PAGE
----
Factors associated with surgery in patients with renal cell carcinoma and venous tumor thrombus


Jared M Whitson, University of California San Francisco, Box 1695, 1600 Divisadero Street, A-633, San Francisco, CA 94143, USA. e-mail: jwhitson@urology.ucsf.edu


Study Type – Therapy (case series)

Level of Evidence 4

What’s known on the subject? and What does the study add?

This is the first published report which is an in-depth analysis of factors associated with surgery versus non-operative management in patients with renal cell carcinoma and venous tumour thrombus.


• Venous tumour thrombus is common in patients with renal cell carcinoma (RCC). Although surgical morbidity has decreased with time, nephrectomy with caval thrombectomy remains a high-risk procedure and may not be performed in all patients with this condition. Little is known about the factors influencing the decision to pursue surgery versus conservative management in patients with RCC and venous tumour thrombus.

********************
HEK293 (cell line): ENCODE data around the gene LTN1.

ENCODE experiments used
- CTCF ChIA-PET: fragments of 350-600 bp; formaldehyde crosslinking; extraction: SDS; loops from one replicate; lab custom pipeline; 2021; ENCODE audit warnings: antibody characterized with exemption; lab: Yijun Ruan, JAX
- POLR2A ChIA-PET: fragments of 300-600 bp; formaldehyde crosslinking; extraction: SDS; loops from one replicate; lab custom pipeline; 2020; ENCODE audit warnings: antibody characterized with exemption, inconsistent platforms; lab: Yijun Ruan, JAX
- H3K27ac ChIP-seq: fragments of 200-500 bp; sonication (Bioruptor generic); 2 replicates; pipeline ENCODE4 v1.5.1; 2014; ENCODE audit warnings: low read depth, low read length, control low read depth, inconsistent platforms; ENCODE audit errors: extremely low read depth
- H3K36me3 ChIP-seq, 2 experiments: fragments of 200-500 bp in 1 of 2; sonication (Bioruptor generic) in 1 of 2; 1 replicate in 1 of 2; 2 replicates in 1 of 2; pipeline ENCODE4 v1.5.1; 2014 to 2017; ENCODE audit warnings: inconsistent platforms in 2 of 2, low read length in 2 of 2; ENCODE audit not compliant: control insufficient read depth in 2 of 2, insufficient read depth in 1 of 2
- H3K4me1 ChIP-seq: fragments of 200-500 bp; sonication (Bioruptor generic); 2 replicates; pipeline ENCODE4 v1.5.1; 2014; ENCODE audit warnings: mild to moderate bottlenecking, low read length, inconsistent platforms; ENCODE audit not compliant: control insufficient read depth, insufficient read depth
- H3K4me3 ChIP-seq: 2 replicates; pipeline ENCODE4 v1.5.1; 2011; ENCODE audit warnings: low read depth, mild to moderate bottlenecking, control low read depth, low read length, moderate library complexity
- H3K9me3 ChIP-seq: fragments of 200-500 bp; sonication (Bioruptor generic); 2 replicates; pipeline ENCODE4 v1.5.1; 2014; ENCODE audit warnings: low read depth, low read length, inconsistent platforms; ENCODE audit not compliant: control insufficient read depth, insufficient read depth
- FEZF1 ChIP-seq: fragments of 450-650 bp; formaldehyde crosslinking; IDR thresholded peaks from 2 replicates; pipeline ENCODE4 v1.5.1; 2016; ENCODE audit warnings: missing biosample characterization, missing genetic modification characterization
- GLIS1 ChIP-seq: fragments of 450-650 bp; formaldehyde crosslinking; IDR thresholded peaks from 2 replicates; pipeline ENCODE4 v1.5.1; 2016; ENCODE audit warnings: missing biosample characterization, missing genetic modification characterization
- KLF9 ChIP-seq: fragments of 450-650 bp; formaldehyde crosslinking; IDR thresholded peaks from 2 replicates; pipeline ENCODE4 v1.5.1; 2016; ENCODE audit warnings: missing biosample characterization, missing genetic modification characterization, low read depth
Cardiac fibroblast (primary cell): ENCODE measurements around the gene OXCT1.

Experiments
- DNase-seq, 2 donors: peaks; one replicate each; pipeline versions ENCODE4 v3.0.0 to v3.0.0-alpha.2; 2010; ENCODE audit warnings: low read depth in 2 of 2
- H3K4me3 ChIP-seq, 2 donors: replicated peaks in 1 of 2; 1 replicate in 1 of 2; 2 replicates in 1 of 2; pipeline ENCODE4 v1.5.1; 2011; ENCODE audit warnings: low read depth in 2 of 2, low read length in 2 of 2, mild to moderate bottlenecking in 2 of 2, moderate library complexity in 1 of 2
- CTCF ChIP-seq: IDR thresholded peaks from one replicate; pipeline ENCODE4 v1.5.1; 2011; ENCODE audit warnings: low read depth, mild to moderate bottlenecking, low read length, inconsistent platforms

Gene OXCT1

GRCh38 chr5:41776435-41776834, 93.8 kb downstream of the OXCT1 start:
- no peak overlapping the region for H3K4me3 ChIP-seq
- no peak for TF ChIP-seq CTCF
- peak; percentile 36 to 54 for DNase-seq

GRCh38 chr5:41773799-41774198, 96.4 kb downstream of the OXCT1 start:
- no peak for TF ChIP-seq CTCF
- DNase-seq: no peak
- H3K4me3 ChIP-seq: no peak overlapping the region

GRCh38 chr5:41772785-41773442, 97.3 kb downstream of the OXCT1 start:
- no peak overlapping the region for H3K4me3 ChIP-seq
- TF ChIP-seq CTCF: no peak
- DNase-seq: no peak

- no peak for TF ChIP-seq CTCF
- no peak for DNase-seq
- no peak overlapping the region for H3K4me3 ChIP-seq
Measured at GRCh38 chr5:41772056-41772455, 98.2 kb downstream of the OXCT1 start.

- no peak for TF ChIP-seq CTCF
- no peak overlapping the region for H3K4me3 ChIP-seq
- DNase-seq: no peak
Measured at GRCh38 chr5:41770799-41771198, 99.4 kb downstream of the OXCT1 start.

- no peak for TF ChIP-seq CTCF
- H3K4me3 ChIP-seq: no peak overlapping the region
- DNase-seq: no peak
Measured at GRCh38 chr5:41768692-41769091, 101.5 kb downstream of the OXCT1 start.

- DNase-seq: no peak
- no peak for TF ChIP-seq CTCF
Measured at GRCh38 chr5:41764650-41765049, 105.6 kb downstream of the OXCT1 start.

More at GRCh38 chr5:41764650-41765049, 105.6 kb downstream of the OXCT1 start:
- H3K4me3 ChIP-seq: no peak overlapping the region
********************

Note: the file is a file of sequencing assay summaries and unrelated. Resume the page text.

• The Surveillance, Epidemiology, and End Results database was used to identify study patients with RCC and venous tumour thrombus.

• Multiple clinical, pathological and sociodemographic variables were assessed.

• Univariable and multivariable logistic regression analysis was performed to identify factors associated with surgery.


• We identified 24 396 patients with RCC, of which 2265 (9.3%) had venous tumour thrombus.

• Distant metastases (odds ratio [OR] 0.1, 95% CI 0.0–0.1), clinical stage T3c (OR 0.3, 95% CI 0.2–0.6), lymph node involvement (OR 0.4, 95% CI 0.2–0.6), being single (OR 0.4, 95% CI 0.3–0.7), and the age categories 61–70 years (OR 0.4, 95% CI 0.2–0.8, P= 0.01), 71–80 years (OR 0.2, 95% CI 0.1–0.3, P < 0.001), and ≥80 years (OR 0.1, 95% CI 0.0–0.1, P < 0.001) were significantly associated with non-surgical management.


• In this population-based study, over 80% of patients with RCC and venous tumour thrombus underwent surgical management.

• Although age and TNM stage were strongly associated with the decision to undergo surgery, marital status was also associated with treatment choice.

• It is unclear whether marital status affects oncological outcomes or complication rates so the reasons behind this association deserve further investigation.